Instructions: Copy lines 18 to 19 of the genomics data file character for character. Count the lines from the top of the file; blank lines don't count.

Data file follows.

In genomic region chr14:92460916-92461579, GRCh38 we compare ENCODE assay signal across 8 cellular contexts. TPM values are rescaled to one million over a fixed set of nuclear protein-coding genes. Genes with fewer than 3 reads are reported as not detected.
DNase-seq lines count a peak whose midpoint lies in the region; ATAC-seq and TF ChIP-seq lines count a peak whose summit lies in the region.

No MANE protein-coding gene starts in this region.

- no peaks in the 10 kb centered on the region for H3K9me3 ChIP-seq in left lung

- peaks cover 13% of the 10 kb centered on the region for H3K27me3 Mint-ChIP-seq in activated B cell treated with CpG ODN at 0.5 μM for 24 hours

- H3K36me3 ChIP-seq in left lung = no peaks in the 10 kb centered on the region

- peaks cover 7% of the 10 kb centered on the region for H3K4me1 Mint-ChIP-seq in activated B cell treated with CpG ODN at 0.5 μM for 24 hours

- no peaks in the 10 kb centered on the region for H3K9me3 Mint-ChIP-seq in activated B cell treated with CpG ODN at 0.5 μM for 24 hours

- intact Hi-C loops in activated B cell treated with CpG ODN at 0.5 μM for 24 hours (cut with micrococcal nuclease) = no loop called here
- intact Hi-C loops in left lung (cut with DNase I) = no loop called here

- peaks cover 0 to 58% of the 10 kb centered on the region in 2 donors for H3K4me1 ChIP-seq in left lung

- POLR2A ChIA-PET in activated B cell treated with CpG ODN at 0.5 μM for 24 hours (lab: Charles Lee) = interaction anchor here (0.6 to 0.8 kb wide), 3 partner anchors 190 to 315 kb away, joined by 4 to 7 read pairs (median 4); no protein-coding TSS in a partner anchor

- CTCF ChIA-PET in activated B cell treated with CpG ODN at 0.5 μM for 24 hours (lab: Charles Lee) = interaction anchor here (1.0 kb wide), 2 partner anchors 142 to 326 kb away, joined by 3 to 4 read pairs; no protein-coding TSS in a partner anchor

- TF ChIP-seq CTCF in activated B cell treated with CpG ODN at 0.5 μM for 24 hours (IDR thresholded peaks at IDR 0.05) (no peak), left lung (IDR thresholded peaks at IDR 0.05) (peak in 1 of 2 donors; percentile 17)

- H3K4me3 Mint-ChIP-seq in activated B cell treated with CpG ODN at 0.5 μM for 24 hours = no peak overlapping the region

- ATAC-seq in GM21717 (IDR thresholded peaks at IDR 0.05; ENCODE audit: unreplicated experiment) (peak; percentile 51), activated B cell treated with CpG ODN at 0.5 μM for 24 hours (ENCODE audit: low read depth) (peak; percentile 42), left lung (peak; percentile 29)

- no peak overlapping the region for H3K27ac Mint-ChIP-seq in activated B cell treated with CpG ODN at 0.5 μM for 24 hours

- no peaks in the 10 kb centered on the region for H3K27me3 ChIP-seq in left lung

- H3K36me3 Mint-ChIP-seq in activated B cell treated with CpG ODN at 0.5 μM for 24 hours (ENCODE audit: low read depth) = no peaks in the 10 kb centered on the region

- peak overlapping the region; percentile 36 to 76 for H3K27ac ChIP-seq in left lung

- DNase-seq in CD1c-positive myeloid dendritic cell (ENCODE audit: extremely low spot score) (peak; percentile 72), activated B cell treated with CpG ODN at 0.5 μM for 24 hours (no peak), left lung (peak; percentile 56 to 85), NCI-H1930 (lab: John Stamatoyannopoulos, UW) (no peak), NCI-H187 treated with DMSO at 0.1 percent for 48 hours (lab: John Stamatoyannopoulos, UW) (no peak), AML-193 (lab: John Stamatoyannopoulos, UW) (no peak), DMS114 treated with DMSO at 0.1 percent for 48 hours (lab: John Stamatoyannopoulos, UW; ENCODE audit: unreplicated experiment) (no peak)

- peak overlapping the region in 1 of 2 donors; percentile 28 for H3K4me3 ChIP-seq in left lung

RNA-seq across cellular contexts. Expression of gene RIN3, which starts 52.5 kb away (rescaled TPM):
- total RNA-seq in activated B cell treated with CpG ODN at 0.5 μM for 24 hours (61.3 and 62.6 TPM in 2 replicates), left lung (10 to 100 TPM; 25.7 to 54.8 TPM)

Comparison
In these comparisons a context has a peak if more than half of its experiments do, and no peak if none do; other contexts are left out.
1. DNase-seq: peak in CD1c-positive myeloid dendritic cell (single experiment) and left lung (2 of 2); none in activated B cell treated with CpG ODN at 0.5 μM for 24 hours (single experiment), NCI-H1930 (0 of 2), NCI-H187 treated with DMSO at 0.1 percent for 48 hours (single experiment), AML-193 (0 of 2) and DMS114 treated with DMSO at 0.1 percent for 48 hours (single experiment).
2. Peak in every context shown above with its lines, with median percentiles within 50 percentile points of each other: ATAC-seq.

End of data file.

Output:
- no peaks in the 10 kb centered on the region for H3K27me3 ChIP-seq in left lung

- H3K36me3 Mint-ChIP-seq in activated B cell treated with CpG ODN at 0.5 μM for 24 hours (ENCODE audit: low read depth) = no peaks in the 10 kb centered on the region